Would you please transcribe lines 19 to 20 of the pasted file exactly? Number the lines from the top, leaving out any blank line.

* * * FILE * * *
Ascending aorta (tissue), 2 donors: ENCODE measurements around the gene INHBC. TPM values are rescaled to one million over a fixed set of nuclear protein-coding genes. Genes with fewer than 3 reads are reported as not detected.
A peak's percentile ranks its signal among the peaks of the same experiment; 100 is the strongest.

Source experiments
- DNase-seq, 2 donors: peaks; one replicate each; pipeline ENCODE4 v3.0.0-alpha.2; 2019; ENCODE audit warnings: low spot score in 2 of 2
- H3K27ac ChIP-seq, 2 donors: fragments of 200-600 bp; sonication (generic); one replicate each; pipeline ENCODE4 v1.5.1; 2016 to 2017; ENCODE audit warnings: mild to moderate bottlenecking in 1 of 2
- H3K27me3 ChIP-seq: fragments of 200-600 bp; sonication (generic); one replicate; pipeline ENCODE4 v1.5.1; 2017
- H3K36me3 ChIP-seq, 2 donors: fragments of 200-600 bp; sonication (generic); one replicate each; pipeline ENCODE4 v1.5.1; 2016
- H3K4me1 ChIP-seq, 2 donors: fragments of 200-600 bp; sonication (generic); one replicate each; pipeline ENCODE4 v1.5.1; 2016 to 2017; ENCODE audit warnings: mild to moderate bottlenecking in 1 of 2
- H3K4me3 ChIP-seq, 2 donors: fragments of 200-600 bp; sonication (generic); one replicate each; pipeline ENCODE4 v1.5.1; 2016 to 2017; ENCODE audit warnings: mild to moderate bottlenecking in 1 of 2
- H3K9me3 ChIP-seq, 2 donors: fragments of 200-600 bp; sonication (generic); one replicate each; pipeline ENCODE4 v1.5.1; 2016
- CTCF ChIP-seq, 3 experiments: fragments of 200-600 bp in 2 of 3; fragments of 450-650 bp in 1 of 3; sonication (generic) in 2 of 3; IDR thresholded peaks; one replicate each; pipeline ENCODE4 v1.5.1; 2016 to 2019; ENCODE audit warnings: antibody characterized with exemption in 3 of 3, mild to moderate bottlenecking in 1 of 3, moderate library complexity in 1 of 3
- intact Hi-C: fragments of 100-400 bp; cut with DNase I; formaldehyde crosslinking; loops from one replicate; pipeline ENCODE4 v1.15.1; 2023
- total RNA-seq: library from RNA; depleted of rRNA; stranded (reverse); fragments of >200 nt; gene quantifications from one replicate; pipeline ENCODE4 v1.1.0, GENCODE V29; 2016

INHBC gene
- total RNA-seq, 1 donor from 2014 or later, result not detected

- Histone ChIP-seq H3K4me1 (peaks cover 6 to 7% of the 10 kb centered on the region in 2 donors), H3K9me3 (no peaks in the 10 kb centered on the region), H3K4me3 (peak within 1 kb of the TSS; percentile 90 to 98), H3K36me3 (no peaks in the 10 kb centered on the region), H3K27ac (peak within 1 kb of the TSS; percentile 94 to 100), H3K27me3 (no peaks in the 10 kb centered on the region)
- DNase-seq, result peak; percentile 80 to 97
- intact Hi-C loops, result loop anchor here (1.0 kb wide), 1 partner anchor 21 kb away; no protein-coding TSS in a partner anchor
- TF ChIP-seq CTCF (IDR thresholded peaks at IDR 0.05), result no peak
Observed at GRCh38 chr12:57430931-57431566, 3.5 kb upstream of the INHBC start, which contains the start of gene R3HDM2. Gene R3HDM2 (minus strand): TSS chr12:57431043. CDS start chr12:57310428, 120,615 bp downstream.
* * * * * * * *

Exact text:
- TF ChIP-seq CTCF (IDR thresholded peaks at IDR 0.05), result no peak
Observed at GRCh38 chr12:57430931-57431566, 3.5 kb upstream of the INHBC start, which contains the start of gene R3HDM2. Gene R3HDM2 (minus strand): TSS chr12:57431043. CDS start chr12:57310428, 120,615 bp downstream.